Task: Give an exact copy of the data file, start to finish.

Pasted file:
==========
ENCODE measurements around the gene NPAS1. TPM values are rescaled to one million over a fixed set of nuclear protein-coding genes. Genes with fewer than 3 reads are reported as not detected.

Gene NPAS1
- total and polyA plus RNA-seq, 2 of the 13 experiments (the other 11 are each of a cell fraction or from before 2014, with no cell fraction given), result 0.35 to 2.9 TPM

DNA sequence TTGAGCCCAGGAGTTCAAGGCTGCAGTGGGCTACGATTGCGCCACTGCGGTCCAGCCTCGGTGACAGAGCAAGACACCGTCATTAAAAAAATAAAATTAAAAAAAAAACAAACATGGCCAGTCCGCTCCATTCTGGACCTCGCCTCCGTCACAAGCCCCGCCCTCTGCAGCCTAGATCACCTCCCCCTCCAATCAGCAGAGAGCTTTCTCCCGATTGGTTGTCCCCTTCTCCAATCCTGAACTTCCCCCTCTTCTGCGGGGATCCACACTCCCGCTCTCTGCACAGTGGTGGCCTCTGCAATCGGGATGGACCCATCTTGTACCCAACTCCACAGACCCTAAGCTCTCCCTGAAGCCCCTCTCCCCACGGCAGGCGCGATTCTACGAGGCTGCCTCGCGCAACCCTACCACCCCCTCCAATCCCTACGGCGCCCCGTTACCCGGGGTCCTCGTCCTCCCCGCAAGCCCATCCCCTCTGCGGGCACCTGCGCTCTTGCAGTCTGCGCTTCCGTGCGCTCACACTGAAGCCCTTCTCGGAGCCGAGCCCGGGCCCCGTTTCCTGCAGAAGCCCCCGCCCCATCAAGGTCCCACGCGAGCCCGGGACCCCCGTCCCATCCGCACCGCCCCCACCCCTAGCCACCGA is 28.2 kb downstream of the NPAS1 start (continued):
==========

ENCODE measurements around the gene NPAS1. TPM values are rescaled to one million over a fixed set of nuclear protein-coding genes. Genes with fewer than 3 reads are reported as not detected.

Gene NPAS1
- total and polyA plus RNA-seq, 2 of the 13 experiments (the other 11 are each of a cell fraction or from before 2014, with no cell fraction given), result 0.35 to 2.9 TPM

DNA sequence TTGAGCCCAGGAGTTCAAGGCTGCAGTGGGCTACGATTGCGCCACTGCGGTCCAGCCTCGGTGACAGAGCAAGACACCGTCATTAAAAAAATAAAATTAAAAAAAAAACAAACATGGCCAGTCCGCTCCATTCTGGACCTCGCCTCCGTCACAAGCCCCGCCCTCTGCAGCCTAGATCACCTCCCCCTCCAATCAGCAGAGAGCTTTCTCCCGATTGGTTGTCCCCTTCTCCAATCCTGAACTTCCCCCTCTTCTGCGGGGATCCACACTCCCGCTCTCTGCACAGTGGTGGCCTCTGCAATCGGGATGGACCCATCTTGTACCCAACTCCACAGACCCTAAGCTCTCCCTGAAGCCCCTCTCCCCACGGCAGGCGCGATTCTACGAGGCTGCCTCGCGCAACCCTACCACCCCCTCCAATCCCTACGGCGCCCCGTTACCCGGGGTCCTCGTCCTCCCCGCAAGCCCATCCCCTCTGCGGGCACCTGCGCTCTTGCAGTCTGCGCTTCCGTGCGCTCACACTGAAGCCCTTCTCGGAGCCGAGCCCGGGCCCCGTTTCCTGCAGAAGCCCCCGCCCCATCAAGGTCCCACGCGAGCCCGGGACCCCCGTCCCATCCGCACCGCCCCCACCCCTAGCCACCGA is 28.2 kb downstream of the NPAS1 start (continued):